This file photo from Wednesday Jan. 6, 2021, shows Trump supporters swarming the Capitol, as Congress prepares to affirm President-elect Joe Biden’s victory. A little used Civil War-era statute that outlaws waging war against the United States is getting a fresh look after the attacks on the Capitol. (AP Photo/John Minchillo, File)
By Mary Clare Jalonick and Lisa Mascaro
The Associated Press
Senate Republicans on May 28 blocked creation of a bipartisan panel to investigate the deadly Jan. 6 attack on the Capitol, displaying continuing party loyalty to former President Donald Trump and firm determination to shift the political focus away from the violent insurrection by his GOP supporters.
The Senate vote was 54-35 — six short of the 60 needed — to take up a House-passed bill that would have formed an independent 10-member commission evenly split between the two parties. It came a day after emotional appeals for the commission from police who fought the mob, the family of an officer who died and lawmakers in both parties who fled Capitol chambers in the worst attack on the building in two centuries.
The Republicans were mostly but not totally united: Six voted with Democrats to move forward. Eleven senators — nine Republicans and two Democrats — missed the vote, an unusually high number of absentees for one of the highest-profile votes of the year. At least one of the missing Republicans would have voted in favor of considering the commission, according to his office.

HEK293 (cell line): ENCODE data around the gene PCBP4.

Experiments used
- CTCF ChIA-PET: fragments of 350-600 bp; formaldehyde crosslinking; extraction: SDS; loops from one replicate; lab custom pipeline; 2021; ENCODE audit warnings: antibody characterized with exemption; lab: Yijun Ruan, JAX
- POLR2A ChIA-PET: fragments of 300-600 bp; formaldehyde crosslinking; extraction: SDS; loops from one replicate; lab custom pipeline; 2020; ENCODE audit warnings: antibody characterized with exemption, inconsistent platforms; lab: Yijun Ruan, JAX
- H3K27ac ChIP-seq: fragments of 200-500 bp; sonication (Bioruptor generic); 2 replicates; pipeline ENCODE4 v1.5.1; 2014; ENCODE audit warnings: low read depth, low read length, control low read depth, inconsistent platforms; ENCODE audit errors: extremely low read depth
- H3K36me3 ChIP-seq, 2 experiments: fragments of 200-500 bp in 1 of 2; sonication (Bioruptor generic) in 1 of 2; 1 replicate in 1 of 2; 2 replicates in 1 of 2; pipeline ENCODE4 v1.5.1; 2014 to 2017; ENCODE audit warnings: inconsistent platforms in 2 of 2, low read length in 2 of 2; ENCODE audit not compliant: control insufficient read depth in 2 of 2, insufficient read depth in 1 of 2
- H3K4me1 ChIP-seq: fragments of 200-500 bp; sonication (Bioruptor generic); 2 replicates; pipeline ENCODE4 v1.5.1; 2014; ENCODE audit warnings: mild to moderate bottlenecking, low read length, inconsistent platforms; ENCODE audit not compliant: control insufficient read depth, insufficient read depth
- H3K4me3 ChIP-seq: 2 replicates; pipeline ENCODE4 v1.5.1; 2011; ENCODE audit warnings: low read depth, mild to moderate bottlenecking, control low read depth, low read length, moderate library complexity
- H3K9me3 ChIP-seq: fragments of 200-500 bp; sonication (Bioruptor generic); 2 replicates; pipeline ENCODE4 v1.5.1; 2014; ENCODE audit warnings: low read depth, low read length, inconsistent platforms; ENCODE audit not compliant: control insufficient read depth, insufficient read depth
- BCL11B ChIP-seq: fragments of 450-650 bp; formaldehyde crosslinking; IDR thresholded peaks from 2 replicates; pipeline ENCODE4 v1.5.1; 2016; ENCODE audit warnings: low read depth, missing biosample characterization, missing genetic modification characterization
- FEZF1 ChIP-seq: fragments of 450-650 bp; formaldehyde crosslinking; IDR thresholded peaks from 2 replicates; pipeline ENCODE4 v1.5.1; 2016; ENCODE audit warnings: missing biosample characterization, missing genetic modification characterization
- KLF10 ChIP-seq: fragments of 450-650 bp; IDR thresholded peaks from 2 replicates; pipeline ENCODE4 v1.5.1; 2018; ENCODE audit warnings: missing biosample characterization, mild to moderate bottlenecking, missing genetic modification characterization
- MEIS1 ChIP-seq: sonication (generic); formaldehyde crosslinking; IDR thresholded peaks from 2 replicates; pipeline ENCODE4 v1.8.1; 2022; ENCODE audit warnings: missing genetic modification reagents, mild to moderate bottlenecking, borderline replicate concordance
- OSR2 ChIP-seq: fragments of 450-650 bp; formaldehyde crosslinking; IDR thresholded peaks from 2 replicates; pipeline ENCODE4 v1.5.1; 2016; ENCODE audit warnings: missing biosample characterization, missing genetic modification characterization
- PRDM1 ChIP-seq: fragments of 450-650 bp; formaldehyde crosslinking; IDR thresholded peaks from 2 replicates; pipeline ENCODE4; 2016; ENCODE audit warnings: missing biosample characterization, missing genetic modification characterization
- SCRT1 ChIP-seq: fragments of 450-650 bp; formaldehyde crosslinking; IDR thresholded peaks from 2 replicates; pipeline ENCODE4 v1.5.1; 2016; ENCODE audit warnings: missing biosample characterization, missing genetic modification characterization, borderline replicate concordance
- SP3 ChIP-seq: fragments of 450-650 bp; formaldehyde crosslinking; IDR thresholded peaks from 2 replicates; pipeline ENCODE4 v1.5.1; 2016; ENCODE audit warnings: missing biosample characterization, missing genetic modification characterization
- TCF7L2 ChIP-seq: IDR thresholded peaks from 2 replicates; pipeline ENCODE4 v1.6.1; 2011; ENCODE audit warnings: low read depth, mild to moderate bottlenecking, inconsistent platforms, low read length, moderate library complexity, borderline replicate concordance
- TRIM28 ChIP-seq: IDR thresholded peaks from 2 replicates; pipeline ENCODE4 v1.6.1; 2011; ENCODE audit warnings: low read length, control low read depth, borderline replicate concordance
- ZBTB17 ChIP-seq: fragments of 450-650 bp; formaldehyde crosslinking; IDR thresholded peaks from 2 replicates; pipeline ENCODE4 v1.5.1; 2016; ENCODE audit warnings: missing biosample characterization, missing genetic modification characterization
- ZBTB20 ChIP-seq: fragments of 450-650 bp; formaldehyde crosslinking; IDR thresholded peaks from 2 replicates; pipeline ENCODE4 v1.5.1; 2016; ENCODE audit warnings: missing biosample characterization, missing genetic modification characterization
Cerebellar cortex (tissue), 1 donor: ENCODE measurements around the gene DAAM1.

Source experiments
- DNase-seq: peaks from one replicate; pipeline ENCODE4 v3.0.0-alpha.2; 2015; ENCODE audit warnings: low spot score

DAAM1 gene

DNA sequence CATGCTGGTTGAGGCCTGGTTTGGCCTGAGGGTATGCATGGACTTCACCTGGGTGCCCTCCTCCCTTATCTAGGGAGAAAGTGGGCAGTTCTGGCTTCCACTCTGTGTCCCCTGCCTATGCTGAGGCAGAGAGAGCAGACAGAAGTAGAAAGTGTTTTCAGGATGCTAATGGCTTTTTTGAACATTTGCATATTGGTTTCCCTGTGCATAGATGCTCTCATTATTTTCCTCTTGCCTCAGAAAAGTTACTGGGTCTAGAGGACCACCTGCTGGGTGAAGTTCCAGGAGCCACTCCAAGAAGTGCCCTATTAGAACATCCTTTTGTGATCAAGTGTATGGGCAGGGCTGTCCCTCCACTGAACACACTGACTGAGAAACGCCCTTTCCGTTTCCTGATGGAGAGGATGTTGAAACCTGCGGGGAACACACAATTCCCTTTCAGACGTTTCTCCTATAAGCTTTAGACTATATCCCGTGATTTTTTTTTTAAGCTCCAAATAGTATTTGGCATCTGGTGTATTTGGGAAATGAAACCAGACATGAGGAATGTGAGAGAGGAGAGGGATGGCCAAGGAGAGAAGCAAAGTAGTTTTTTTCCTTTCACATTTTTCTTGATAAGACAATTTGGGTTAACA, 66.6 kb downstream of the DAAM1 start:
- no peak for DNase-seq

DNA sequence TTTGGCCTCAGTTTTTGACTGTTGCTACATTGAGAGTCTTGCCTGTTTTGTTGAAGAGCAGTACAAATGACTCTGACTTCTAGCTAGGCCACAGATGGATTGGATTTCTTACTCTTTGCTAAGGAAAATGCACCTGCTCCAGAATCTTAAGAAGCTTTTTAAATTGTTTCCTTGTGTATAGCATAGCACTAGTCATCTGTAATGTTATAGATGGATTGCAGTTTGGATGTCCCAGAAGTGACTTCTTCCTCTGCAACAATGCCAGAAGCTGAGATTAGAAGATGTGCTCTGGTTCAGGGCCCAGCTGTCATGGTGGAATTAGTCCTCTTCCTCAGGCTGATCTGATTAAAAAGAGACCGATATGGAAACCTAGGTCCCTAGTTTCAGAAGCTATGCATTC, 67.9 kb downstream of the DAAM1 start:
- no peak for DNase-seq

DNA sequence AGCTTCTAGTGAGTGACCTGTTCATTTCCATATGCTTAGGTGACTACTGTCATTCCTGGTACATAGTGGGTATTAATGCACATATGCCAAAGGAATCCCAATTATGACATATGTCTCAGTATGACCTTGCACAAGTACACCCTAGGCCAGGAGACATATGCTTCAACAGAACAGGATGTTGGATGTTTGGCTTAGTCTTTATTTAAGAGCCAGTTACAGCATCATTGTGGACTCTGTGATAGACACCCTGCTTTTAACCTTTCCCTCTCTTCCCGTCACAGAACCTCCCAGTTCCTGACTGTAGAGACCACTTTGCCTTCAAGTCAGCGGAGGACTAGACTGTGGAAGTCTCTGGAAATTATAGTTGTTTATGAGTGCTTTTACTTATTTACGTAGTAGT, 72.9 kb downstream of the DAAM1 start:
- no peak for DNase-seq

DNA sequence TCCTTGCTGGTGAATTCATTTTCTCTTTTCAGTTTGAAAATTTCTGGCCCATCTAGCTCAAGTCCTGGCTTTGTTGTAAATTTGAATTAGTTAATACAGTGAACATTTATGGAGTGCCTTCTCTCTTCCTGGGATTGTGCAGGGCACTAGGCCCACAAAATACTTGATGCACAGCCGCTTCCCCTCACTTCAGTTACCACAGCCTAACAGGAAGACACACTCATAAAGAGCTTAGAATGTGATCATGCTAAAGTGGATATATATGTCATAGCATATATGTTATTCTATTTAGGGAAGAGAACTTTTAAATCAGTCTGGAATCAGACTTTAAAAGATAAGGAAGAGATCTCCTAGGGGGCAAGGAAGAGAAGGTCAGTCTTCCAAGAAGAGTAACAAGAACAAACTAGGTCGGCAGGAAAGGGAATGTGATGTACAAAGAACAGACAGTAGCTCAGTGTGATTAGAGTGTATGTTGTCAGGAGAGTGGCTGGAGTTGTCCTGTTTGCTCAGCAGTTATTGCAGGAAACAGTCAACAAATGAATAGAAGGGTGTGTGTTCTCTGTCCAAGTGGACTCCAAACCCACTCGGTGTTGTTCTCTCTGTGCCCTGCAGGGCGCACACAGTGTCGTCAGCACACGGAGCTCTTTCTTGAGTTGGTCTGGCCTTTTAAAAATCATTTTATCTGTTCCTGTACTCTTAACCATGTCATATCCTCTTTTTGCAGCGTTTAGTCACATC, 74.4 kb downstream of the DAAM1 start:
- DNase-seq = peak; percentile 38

The GOP opposition means that questions about who should bear responsibility for the attack could continue to be filtered through a partisan lens — in congressional committees — rather than addressed by an outside, independent panel modeled after the commission that investigated the Sept. 11, 2001, terror attacks.
“The investigations will happen with or without Republicans,” declared Louisiana Sen. Bill Cassidy, one of the Republicans who voted to move forward. “To ensure the investigations are fair, impartial and focused on the facts, Republicans need to be involved.”
The vote was in part a GOP attempt to placate Trump, or avoid his reprisals, as he has kept a firm hold on the party since his defeat by Democrat Joe Biden. The former president told his supporters to “fight like hell” to overturn his defeat before the siege and continues to falsely say he won the election — claims shouted by his supporters as they stormed the building. Trump called the commission legislation a “Democrat trap.”